ISCHEMIC STROKE / CLASSIFICATION

SSS-TOAST CLASSIFICATION OF ISCHEMIC STROKE

Updated on 05/11/2023, published on 26/09/2022

  • the SSS-TOAST classification is an evidence-based classification algorithm that reflects advancements in stroke imaging and epidemiology [Ay, 2005]
  • based on specific clinical and imaging criteria, each TOAST subtype is further categorized into one of three subcategories: “certain,” “probable,” or “possible.”
  • this new algorithm refines the determination of the most likely etiology, particularly when multiple competing mechanisms are present
  • an automated web-based version of the SSS-TOAST, known as the Causative Classification System (CCS), was developed to facilitate its utilization in multicenter settings (Ay, 2007)
    • CCS enables swift analysis of patient data with excellent intra- and inter-examiner reliability
    • particularly valuable in situations where precise classification is critically important (such as in clinical trials)
    • the text highlighted in purple was not included in the original SSS-TOAST publication in 2005

SSS-TOAST 1 – Large Artery Atherosclerosis (LAA)

Evident
  • occlusion or stenosis ≥50% (according to NASCET) or <50 % diameter reduction with plaque ulceration or thrombosis due to atherosclerosis in clinically relevant extra-/intracranial arteries

AND

  • absence of acute infarcts in vascular territories other than those corresponding to the stenotic or occluded artery
Significant internal carotid artery stenosis on CTA
Large artery atherosclerosis (LAA)
Probable
  • occlusion or stenosis ≥50% (according to NASCET) caused by atherosclerosis in relevant extra-/intracranial arteries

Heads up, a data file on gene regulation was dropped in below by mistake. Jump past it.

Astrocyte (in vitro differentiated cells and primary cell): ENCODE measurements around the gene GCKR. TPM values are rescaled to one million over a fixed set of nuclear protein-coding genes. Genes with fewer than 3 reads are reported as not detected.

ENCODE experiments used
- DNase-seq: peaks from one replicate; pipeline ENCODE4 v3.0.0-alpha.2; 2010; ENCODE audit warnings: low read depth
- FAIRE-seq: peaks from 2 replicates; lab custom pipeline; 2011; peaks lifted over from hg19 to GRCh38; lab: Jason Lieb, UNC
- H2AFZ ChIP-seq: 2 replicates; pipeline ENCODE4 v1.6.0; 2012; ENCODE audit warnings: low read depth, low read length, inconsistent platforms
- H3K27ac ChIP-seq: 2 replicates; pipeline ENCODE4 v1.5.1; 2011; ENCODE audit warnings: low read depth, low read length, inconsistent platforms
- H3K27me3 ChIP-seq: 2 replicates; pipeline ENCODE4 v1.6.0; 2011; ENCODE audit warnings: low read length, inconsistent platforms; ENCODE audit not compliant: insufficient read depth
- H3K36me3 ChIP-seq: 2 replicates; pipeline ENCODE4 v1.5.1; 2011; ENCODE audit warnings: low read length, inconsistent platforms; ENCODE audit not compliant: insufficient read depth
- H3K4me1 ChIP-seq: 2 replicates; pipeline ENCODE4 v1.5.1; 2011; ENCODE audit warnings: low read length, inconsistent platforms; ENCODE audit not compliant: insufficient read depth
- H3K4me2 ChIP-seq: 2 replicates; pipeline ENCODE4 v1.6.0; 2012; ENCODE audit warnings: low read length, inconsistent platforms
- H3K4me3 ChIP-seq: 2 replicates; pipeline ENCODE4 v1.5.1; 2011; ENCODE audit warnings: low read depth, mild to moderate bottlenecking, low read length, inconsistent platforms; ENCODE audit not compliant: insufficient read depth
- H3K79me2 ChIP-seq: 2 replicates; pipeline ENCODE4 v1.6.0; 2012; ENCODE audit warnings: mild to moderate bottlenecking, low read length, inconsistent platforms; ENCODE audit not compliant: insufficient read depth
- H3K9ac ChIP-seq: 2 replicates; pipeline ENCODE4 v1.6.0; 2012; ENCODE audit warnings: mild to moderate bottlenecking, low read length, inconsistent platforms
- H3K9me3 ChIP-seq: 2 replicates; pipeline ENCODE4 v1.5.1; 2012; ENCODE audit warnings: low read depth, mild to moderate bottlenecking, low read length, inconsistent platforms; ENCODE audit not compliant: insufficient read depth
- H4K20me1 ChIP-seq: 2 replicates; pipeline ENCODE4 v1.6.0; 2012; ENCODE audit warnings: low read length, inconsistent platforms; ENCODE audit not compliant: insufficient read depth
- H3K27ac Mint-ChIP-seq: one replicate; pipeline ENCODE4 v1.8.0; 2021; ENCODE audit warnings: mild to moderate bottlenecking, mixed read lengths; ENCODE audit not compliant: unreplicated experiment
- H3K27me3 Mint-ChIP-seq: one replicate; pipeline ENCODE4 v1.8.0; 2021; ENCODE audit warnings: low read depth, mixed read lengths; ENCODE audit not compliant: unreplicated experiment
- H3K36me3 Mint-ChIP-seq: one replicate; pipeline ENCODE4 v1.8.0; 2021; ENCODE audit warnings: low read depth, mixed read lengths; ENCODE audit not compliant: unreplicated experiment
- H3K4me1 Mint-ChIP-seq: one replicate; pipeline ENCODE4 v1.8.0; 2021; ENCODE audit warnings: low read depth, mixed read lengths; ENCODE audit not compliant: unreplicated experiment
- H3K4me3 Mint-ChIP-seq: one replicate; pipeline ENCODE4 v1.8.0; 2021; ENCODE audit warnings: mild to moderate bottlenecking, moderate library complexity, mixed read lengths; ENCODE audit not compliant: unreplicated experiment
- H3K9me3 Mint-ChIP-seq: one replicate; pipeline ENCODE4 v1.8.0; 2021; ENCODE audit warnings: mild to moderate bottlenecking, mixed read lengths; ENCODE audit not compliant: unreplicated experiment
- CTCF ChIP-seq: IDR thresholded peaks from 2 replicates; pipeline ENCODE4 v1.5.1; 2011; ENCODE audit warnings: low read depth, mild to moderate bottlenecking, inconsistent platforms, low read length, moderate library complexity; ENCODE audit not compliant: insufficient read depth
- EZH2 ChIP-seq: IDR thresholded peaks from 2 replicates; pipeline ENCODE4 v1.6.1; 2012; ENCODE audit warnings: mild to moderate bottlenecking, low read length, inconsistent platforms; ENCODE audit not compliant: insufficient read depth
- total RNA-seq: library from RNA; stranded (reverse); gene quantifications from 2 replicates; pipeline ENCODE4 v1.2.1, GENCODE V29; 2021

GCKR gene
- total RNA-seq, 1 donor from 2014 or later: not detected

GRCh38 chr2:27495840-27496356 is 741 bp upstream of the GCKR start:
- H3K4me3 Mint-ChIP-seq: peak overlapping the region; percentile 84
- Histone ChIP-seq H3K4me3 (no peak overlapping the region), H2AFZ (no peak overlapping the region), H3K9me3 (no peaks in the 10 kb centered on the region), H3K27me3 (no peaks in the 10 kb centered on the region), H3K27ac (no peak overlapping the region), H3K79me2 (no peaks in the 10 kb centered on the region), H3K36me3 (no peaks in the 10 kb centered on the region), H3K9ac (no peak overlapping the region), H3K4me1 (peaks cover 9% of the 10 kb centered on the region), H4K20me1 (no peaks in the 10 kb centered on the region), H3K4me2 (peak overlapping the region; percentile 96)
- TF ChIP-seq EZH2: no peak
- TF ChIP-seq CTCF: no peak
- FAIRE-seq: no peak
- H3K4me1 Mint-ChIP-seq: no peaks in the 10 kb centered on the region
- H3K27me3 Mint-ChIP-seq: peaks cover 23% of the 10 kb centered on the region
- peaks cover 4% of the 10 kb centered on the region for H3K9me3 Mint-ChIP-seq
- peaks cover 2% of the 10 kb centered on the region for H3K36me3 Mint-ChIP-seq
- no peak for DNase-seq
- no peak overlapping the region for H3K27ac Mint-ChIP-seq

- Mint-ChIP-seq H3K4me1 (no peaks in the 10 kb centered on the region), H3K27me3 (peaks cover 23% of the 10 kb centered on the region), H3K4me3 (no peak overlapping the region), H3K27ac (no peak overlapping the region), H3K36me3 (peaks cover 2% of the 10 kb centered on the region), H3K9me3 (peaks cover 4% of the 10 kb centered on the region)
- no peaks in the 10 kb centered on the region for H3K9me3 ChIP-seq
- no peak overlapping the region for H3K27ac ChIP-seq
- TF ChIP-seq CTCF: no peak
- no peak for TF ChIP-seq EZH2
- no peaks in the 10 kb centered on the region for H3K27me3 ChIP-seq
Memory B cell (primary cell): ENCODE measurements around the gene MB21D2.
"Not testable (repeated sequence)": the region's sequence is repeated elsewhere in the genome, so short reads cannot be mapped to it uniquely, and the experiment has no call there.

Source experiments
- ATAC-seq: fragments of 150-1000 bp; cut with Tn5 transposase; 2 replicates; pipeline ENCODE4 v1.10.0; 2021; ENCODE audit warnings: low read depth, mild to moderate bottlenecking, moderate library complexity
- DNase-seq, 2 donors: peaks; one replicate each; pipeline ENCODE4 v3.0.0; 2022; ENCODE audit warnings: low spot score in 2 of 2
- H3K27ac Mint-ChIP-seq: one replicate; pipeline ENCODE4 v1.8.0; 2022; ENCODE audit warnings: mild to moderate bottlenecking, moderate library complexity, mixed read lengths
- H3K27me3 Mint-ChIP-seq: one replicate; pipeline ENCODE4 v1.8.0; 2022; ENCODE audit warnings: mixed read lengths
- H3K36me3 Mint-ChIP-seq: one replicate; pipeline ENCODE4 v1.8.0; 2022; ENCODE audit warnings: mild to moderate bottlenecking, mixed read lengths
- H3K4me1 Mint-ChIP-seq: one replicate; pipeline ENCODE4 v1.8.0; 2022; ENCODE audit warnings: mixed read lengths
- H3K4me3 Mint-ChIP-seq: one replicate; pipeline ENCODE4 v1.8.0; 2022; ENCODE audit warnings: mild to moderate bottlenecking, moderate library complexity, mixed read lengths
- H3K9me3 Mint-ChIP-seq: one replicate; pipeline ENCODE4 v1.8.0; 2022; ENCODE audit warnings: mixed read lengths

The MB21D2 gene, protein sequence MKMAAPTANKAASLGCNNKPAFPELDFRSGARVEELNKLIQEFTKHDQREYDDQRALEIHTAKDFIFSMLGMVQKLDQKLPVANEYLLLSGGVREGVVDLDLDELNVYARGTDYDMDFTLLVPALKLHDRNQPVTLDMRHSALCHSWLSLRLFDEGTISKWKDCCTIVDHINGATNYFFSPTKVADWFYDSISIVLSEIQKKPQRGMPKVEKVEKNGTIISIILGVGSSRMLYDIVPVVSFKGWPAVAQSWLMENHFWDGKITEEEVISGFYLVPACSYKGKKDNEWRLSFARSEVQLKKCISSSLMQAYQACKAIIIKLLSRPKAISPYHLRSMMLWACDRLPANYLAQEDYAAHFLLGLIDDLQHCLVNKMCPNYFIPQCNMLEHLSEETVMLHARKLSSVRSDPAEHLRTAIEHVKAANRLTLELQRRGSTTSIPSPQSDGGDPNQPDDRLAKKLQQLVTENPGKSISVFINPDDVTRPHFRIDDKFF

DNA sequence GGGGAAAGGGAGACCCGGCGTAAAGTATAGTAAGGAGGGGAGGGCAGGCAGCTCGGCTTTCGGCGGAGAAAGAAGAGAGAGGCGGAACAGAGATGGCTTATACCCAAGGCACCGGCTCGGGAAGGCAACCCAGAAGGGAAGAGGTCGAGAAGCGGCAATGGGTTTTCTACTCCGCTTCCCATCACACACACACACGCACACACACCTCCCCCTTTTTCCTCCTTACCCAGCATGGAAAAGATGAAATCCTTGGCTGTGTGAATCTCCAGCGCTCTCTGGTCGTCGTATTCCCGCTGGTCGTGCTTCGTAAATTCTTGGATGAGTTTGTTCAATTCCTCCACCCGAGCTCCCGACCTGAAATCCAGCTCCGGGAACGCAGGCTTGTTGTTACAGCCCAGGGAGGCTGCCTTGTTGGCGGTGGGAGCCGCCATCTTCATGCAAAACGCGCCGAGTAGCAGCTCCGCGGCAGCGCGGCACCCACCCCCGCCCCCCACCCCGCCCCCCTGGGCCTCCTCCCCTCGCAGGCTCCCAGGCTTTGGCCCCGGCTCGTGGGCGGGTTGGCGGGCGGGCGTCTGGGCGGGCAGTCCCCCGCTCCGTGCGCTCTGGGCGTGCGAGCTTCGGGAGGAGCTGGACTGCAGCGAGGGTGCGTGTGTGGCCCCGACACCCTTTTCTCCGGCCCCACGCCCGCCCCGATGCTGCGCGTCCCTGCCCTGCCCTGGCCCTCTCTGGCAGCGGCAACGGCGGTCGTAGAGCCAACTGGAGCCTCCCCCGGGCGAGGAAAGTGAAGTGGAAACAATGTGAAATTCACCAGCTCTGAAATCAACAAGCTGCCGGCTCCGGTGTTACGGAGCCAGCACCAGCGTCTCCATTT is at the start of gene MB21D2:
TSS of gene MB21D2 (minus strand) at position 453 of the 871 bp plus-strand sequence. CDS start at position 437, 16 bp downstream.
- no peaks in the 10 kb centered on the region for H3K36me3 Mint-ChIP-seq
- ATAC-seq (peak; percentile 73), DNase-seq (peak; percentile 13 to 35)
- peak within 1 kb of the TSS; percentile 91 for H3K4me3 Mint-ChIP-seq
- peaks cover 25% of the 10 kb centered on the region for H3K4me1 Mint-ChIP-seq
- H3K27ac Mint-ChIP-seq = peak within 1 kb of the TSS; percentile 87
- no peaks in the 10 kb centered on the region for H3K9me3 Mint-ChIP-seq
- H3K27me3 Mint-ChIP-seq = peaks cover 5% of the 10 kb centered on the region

• history of ≥ 1 TIA/stroke within the territory of the index artery affected by atherosclerosis, occurring within the past month

OR

  • evidence of near-occlusive stenosis or non-chronic total occlusion, determined to result from atherosclerosis, in relevant extra-/intracranial arteries (excluding the vertebral arteries)

OR

  • the presence of ipsilateral border-zone infarctions (BZI) or multiple, temporally separated infarcts occurring within the region supplied by the affected artery

 

Possible
  • atherosclerotic plaque causing stenosis <50% without any detectable plaque ulceration or thrombosis in a relevant extra-/intracranial artery
  • history of ≥ 2 TIAs/strokes in the territory of index artery affected by atherosclerosis; at least one event occurring within the past month

OR

  • evidence of extensive artery atherosclerosis in the absence of a complete diagnostic workup for alternative causative mechanisms

SSS-TOAST 2 – Cardio-aortic embolism

Evident

The presence of a high-risk cardiac source of cerebral embolism

  • left atrial/ventricular thrombus
  • (paroxysmal) atrial fibrillation/flutter
  • sick sinus syndrome (SSS)
  • recent myocardial infarction (< 1 month)
  • bioprosthetic and mechanical valves
  • rheumatic mitral or aortic valve disease
  • symptomatic congestive heart failure with EF < 30%
  • dilated cardiomyopathy
  • nonbacterial thrombotic endocarditis
  • an intracardiac tumor (such as papillary fibroelastoma or myxoma)
Probable
  • evidence of systemic embolism

OR